Thursday, November 02, 2006

Sophie's Choice

Novelist William Styron died yesterday at the age of 81. He was one of the grand old men of American lit, the post-WWII lions like Norman Mailer, Kurt Vonnegut, Gore Vidal and Saul Bellow. The New York Times has an obituary by Christopher Lehmann-Haupt, with links to original reviews of his books.

[Update Nov. 3 - The NY Times book reviewer, Michiko Kakutani, has "An Appreciation" of Styron in today's paper.]

Sophie’s Choice (1976) is Styron’s best-known book, thanks to the 1982 film version starring Meryl Streep and her much-satirized Polish accent. But it may also be his best book too, winning an American Book Award and being chosen as one of the Modern Library’s Top 100 Novels of the 20th Century. Picking the book from the shelf today, it has the look of a mid-seventies potboiler a la Harold Robbins, frilly font and all. And it is a massive tome, over 500 pages, matching that decade's excess! But unlike much of the fiction of the era Styron wrote about Big Ideas - slavery in The Confessions of Nat Turner (1969) and the Holocaust in Sophie's Choice.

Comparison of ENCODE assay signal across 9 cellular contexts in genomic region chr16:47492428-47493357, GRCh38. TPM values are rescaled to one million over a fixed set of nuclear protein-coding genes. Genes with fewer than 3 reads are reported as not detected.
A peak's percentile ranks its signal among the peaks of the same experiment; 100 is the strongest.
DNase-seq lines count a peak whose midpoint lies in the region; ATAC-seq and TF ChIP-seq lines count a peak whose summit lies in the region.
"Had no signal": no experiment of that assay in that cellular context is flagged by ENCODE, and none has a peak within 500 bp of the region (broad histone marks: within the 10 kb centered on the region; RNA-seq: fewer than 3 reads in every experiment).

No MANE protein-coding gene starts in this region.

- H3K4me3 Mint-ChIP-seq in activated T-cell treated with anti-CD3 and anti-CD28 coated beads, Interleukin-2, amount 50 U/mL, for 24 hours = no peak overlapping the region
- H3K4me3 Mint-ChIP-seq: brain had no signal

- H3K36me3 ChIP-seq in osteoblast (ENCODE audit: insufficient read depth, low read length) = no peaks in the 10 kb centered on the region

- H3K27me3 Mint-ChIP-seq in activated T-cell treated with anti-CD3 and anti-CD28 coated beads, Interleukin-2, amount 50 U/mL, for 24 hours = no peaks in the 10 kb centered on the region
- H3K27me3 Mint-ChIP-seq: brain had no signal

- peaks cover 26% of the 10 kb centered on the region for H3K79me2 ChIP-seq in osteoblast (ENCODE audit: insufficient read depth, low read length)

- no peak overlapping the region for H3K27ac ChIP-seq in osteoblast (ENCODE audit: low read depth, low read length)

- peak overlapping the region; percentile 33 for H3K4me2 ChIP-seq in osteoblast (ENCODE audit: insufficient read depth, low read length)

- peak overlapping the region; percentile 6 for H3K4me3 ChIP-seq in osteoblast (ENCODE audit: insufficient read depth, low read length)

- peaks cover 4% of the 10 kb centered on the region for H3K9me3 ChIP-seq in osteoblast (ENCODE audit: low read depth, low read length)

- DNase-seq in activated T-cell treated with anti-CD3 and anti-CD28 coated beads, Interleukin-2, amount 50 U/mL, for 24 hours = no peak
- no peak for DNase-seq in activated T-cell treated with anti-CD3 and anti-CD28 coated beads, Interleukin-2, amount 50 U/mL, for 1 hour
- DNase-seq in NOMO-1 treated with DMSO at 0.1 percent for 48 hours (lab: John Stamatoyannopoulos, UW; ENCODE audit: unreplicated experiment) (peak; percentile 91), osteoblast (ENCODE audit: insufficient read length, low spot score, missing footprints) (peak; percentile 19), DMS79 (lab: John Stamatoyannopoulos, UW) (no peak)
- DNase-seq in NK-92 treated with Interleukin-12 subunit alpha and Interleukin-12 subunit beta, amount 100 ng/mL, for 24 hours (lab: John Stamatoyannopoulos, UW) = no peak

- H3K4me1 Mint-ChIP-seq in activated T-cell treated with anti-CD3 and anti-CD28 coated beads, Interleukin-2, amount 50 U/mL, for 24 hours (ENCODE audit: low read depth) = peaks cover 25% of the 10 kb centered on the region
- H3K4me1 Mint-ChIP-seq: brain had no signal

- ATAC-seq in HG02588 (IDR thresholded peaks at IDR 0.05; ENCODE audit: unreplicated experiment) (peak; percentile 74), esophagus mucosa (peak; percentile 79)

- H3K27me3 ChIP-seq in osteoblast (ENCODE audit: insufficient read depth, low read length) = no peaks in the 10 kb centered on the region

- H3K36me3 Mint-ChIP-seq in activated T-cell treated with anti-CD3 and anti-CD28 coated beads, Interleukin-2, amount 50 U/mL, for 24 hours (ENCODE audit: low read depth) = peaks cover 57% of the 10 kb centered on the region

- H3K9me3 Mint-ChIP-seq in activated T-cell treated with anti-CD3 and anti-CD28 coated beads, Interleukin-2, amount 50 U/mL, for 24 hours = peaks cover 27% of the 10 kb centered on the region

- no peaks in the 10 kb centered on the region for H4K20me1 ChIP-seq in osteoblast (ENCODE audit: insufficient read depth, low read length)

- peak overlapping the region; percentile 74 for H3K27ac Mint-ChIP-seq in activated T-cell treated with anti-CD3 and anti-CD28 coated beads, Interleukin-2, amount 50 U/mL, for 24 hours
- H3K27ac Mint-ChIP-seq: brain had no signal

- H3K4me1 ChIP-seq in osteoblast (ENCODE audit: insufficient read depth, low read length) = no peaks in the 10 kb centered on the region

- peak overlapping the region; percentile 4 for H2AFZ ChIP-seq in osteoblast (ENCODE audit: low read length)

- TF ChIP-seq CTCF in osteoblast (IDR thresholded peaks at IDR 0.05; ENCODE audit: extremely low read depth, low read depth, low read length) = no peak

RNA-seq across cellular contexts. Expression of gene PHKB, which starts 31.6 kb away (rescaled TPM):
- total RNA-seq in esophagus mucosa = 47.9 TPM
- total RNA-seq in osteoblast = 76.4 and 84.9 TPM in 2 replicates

If you want a good read you can sink your teeth into, with a fairly traditional structure (ie. naive outsider tells tragic story as in The Great Gatsby), you haven't seen the film and thus have no idea what Sophie's terrible choice is, then give it a try.


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